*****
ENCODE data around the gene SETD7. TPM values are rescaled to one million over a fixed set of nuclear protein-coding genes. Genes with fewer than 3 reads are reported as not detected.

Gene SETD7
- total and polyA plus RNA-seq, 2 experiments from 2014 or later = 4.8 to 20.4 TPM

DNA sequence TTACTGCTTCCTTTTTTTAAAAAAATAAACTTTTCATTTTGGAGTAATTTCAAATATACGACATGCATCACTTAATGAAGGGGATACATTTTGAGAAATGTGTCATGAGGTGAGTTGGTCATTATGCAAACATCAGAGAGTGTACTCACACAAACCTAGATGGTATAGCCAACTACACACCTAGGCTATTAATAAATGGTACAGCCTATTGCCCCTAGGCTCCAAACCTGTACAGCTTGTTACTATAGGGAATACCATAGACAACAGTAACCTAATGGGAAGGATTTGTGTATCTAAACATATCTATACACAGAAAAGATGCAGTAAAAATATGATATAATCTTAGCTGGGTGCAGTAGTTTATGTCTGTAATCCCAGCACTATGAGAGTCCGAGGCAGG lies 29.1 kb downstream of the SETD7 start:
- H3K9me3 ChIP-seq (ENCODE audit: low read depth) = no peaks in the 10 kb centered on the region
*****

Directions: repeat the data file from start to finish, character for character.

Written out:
ENCODE data around the gene SETD7. TPM values are rescaled to one million over a fixed set of nuclear protein-coding genes. Genes with fewer than 3 reads are reported as not detected.

Gene SETD7
- total and polyA plus RNA-seq, 2 experiments from 2014 or later = 4.8 to 20.4 TPM

DNA sequence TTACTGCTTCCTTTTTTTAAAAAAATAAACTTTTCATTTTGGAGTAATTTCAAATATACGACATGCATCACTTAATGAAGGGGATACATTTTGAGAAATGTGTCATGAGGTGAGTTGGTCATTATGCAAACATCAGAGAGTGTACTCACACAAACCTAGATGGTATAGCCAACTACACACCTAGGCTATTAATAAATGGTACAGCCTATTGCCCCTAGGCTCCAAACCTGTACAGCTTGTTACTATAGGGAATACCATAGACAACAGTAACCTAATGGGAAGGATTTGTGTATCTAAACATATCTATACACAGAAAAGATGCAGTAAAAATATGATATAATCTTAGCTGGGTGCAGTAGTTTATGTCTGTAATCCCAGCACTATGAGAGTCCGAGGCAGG lies 29.1 kb downstream of the SETD7 start:
- H3K9me3 ChIP-seq (ENCODE audit: low read depth) = no peaks in the 10 kb centered on the region